The lesson from the past

The atmospheric history of N2O is illustrated by the ice core records which now reach back to 650,000 years before the present (yr BP) (Spahni et al, 2005). It seems that atmospheric N2O concentrations followed glacial climate changes but in a complex way (Spahni et al, 2005). The significant variability of the atmospheric N2O concentrations have been attributed to concurrent changes in both the terrestrial source and in the oceanic source (Sowers et al, 2003; Fluckiger et al, 2004). However, the ice core data do not allow for identification of the key parameters responsible for the abrupt changes of the N2O sources. More recently, coupled climate/biogeochemistry models were applied to investigate the role of the oceanic N2O production during fast climate changes such as the Younger Dryas cold period (~12,000 yr BP) (Goldstein et al, 2003) and the Heinrich event H5 (~48,000 yr BP) (Schmittner and Galbraith, 2008). In both models the oceanic N2O production was parameterized as a function of AOU. The model results of Goldstein et al (2003) suggested that the variability of the oceanic N2O source was the main but not the sole contributor to the observed changes of atmospheric N2O. The model results of Schmittner and Galbraith (2008) showed that the abrupt changes of atmospheric N2O during the Heinrich event H5 could have been caused by variabilities of the oceanic sources alone. They proposed that changes of the ocean circulation results in fast adjustments of the oxygen concentrations in the thermocline, which in turn drives the oceanic N2O production via nitrification (Schmittner and Galbraith, 2008).

Another line of argument is derived from 815N records from sediments underlying sub-oxic denitrification zones in the open ocean: several studies showed that the temporal variations of the denitrification signal in both the Arabian Sea and the eastern tropical Pacific Ocean during the last 23,000 years is paralleled by the reconstructed atmospheric N2O concentration from ice core records (Figure 3.7) (Suthhof et al, 2001; Thunell and Kepple, 2004; Agnihotri et al, 2006; Pichevin et al, 2007). These results imply that variations in the amount of the water column denitrification might have led to changes in the magnitude of N2O formation and its subsequent release to the atmosphere.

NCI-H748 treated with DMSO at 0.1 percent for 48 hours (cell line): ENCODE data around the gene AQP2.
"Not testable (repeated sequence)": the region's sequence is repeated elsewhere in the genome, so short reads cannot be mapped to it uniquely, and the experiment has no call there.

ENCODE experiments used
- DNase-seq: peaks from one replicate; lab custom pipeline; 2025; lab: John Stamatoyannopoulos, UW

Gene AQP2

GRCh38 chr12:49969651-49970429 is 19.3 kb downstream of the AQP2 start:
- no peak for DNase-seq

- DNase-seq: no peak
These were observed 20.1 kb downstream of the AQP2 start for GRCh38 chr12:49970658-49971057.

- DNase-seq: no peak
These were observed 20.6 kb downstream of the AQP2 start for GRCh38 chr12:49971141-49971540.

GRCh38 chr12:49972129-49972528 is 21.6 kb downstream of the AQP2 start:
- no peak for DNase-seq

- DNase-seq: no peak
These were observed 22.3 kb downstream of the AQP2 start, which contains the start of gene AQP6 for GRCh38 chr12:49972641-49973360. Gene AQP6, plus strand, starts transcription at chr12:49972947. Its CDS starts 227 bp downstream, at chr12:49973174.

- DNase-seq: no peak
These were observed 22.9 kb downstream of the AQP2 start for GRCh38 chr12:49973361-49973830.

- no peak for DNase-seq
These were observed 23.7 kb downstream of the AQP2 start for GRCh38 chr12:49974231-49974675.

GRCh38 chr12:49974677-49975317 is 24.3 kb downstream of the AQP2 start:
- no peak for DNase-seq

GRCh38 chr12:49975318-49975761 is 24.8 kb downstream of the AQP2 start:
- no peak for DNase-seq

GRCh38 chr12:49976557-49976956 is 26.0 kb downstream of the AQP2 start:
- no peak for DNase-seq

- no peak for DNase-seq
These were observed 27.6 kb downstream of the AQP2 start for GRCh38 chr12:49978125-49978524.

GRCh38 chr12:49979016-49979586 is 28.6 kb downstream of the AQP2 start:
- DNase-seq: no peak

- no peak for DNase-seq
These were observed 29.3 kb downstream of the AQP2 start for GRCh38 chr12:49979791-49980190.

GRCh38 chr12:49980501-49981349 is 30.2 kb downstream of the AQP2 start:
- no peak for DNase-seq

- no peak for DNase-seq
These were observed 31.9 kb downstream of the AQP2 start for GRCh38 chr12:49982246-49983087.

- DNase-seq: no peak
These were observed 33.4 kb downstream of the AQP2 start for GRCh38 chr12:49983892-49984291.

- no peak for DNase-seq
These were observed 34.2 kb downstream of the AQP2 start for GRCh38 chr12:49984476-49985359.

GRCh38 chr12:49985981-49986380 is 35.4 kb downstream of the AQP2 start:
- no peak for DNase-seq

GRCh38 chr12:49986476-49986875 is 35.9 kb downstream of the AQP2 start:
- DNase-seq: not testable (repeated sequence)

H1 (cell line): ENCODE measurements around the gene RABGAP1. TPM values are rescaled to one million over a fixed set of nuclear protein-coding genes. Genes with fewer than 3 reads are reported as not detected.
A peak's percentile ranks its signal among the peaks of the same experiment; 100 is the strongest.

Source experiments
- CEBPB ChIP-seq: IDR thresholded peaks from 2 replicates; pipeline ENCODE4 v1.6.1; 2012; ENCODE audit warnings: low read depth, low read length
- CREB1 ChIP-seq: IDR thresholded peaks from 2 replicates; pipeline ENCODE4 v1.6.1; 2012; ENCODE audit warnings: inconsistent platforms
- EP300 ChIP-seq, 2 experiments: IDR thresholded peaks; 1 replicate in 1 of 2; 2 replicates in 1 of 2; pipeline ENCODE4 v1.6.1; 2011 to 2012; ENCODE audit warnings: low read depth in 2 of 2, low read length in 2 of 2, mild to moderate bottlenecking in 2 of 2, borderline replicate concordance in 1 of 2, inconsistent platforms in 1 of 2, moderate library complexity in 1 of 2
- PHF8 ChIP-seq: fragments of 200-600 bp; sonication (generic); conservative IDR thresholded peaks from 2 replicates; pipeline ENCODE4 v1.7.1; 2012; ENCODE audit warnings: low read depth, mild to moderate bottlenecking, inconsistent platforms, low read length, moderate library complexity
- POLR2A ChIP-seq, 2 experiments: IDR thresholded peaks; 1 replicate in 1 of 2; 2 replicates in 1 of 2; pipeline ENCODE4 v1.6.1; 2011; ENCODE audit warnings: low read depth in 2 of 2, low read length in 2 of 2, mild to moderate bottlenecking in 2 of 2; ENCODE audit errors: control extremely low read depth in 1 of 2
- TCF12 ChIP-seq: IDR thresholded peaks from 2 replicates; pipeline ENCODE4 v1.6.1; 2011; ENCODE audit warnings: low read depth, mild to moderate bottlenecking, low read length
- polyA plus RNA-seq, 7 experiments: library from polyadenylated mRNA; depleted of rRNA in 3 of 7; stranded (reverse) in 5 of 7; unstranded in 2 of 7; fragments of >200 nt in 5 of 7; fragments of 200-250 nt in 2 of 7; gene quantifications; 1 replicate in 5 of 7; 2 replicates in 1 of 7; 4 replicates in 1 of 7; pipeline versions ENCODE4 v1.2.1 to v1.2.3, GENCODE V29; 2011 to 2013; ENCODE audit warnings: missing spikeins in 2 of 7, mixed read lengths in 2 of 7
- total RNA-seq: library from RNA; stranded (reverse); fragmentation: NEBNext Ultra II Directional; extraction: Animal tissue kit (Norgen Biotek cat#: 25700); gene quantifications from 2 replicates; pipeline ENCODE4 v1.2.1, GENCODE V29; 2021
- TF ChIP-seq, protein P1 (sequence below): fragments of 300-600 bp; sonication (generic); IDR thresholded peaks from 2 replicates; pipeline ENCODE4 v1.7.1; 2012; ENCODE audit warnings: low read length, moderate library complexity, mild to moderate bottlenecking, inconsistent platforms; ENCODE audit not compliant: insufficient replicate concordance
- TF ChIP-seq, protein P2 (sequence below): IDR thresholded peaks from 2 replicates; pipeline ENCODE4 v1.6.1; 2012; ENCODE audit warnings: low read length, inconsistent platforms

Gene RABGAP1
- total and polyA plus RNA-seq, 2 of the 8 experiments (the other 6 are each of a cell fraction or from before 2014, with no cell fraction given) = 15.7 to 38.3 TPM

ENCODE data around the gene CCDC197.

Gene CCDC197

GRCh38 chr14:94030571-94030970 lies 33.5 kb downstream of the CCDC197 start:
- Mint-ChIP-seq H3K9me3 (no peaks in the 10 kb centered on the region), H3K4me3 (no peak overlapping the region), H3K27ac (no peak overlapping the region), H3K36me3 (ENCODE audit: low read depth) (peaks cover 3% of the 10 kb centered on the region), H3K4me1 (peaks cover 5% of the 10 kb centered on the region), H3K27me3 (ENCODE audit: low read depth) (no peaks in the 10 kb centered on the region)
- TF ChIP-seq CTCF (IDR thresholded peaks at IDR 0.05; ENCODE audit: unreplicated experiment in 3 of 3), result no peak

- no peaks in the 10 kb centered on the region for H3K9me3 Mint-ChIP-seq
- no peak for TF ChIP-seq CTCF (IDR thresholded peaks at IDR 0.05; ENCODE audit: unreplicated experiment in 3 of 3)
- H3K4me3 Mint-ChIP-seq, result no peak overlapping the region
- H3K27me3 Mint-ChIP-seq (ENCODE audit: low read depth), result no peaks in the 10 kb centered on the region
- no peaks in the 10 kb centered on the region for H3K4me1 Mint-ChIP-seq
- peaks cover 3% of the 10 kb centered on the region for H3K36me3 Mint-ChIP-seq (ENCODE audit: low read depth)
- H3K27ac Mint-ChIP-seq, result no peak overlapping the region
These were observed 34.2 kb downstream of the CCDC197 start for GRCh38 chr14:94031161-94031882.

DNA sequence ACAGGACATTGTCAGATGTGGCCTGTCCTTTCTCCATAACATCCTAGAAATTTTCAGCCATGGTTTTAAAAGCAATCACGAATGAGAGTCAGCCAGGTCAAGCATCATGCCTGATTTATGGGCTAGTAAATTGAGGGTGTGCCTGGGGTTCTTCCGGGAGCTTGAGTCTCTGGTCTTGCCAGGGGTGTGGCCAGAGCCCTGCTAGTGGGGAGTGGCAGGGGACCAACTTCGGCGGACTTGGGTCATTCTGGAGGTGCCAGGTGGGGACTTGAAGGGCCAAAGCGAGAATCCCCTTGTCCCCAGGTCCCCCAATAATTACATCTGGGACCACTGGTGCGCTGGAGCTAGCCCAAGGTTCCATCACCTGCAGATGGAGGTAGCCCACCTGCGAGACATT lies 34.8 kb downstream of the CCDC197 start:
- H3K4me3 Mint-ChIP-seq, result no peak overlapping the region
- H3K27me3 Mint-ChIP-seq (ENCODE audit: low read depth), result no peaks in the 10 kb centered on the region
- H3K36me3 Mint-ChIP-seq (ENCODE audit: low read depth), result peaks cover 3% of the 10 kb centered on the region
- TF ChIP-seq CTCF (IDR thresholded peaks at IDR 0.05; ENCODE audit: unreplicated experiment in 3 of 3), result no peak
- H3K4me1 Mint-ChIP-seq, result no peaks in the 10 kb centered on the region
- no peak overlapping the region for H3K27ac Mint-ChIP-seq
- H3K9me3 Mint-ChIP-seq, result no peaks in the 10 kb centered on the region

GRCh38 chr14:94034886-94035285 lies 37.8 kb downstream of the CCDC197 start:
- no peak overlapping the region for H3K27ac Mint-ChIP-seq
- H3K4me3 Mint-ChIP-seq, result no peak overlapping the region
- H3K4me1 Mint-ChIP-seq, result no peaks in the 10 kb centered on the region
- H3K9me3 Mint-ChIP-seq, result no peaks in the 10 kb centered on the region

Figure 3.7 815N profiles from sediment cores in the Gulf of California/eastern tropical North Pacific, ETNP (core no. JPC56) and Arabian Sea (core no. S090-111KL) compared to reconstructed atmospheric N2O data from the GRIP (Greenland Ice Core Project) ice core

Note: YD = Younger Dryas; IS1 = Interstadial 1; H1 = Heinrich event 1; B/A = B0lling/Aller0d event. Source: Suthhof et al (2001)

On the basis of the model results and sedimentary 815N records introduced above we can conclude that the rapid changes observed in the palaeorecord of N2O concentration might be dominated by changes in the oceanic N2O production (nitrification and/or denitrification) via pronounced changes of the dissolved oceanic oxygen concentrations.

The ongoing rapid increase in atmospheric N2O, which started during the 19th century, is mainly attributed to the increase of agricultural activities (Kroeze et al, 1999; Ishijima et al, 2007), which in turn was caused by the expansion of agricultural land and industrialization that came along with the increasing availability of agricultural fertilizers triggered by the development of the Haber-Bosch process (see Chapters 4 and 5). A potential indirect contribution by oceanic sources (for example increased N2O emissions as a result of eutrophication of coastal areas) has not been quantified yet.

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